# How are specificity and sensitivity for medical tests measured?

My question is not literally the formula for measuring sensitivity and specificity of a test. Instead, I am asking how do different medical tests decide what constitutes a reported TP/TN/FP/FN, and how is that related to the structure of their trial?

For example, I develop a new medical test for condition X which occurs in 10 out of every 100 individuals in the broader population. I claim my test has 95% sensitivity and 99% specificity based on trials. But wouldn't the structure of the trial change the observed accuracy? I could structure it something like:

1. Test 1,000 random population individuals
2. Test 1,000 individuals but over-sample those with the condition (maybe 50/50)

I would think scenario 1 would experimentally show my test being less effictive while scenario 2 amplifies it's power. Does the proportion of classes in a study affect how I should infer test accuracy?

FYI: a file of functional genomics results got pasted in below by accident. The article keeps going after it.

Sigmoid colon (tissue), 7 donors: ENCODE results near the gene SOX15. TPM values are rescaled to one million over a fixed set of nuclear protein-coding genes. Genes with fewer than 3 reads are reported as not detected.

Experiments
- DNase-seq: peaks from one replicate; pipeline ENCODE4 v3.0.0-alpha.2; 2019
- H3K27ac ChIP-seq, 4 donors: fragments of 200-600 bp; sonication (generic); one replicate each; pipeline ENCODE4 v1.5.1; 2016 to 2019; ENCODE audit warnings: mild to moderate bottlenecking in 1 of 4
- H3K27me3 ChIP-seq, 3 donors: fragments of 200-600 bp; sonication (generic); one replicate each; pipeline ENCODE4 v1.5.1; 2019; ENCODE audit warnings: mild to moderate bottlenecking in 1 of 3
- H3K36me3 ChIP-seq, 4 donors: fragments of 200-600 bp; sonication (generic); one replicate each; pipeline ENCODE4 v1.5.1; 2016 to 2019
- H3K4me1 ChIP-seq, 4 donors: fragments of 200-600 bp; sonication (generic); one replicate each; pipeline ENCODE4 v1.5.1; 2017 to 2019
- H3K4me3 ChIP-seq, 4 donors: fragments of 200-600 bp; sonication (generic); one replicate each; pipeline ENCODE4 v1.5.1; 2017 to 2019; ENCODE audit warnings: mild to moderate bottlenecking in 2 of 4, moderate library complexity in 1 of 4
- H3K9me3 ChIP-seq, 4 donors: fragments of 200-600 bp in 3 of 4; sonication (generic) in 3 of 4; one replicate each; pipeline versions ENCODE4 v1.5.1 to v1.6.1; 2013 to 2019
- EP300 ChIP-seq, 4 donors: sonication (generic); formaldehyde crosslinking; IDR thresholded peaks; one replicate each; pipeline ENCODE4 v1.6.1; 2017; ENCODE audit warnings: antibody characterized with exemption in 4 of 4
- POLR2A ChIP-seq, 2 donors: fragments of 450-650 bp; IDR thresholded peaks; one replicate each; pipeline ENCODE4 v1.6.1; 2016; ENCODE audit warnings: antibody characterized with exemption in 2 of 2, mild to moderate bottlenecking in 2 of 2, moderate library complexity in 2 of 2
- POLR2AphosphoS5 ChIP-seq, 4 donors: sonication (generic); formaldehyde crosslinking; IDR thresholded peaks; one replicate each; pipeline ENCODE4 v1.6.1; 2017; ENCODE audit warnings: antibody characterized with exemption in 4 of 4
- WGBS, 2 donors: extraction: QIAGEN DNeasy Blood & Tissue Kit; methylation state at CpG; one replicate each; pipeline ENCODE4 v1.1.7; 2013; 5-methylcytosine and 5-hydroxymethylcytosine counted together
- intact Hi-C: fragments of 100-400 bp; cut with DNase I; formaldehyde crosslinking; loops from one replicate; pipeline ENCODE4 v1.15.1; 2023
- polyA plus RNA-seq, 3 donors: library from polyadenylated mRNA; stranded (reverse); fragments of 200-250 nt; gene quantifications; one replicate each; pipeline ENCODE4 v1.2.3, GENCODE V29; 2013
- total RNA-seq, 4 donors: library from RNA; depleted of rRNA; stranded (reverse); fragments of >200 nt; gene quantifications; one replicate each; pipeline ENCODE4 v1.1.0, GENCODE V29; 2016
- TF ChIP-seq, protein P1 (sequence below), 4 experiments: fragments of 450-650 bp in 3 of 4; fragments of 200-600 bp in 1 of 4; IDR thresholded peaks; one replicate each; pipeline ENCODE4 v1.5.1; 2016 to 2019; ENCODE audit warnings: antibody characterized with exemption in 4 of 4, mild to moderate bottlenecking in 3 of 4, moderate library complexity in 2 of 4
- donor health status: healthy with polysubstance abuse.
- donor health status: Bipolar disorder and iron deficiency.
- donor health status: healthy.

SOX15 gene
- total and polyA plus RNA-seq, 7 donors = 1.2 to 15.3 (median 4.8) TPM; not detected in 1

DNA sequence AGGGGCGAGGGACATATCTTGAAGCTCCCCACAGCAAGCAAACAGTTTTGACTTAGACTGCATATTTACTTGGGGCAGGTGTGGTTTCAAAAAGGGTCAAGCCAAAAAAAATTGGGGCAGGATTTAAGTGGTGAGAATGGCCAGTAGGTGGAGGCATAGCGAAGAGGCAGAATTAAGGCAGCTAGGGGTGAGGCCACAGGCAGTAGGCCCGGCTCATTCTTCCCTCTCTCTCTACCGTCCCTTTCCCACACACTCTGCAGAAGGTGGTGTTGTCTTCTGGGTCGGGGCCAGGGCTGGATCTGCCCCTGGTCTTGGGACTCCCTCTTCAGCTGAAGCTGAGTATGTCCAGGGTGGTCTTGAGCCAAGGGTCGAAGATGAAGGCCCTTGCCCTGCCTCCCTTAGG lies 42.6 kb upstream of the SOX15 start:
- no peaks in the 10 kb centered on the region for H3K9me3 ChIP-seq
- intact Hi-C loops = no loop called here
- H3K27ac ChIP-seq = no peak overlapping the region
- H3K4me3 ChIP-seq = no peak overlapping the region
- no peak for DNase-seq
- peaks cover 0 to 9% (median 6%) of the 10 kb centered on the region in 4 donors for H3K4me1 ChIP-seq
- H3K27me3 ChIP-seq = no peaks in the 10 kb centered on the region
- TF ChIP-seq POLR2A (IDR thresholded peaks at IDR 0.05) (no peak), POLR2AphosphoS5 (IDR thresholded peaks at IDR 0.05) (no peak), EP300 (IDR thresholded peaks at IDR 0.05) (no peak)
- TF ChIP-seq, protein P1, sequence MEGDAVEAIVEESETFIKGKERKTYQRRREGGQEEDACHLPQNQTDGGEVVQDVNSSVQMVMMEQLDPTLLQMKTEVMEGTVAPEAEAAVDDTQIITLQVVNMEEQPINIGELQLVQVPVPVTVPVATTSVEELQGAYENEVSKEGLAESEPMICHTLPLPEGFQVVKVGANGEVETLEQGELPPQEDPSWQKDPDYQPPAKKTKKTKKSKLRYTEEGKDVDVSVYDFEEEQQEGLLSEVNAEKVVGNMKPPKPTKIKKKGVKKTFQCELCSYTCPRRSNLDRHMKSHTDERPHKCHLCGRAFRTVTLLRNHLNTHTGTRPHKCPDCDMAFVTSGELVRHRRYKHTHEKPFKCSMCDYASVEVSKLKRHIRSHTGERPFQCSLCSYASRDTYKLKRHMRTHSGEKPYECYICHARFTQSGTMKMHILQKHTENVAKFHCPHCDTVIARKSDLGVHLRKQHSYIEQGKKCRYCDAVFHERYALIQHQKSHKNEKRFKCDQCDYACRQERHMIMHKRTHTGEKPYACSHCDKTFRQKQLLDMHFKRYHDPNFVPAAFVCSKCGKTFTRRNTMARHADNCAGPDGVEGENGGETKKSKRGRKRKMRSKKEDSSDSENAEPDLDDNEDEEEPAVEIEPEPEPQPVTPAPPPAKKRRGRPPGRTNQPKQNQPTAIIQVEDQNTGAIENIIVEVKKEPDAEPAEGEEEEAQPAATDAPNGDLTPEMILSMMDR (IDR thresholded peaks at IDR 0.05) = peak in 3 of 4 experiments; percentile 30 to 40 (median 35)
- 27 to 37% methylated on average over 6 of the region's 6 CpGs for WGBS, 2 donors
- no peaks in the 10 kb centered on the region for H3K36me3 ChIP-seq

Related question would be how do medical sensitivity/specificity numbers change depending on other patient observations? For example:

1. An a patient walks into a doctor's office and a doctor randomly orders a test with 95%/99% accuracy
2. A patient showing symptoms consistent with the disease and the doctor orders the same test

The sensitivity is calculated purely from the true cases so the number of the true non-cases is not relevant and vice versa. However if the decision is being made by a human diagnostician and s/he knows the prevalence of the condition it may affect his/her criterion. The positive and negative predictive values are of course strongly affected by the prevalence.

You may be interested in

@ARTICLE{lijmer99,
author = {Lijmer, J G and Mol, B W and Heisterkamp, S and
Bonsel, G J and Prins, M H and van der Meulen, J H P
and Bossuyt, P M M},
year = {1999},
title = {Empirical evidence of design-related bias in
studies of diagnostic tests},
journal = {Journal of the American Medical Association},
volume = 282,
pages = {1061--1066}
}


which discusses a number of ways in which studies of diagnostic tests can be subject to bias induced by poor design.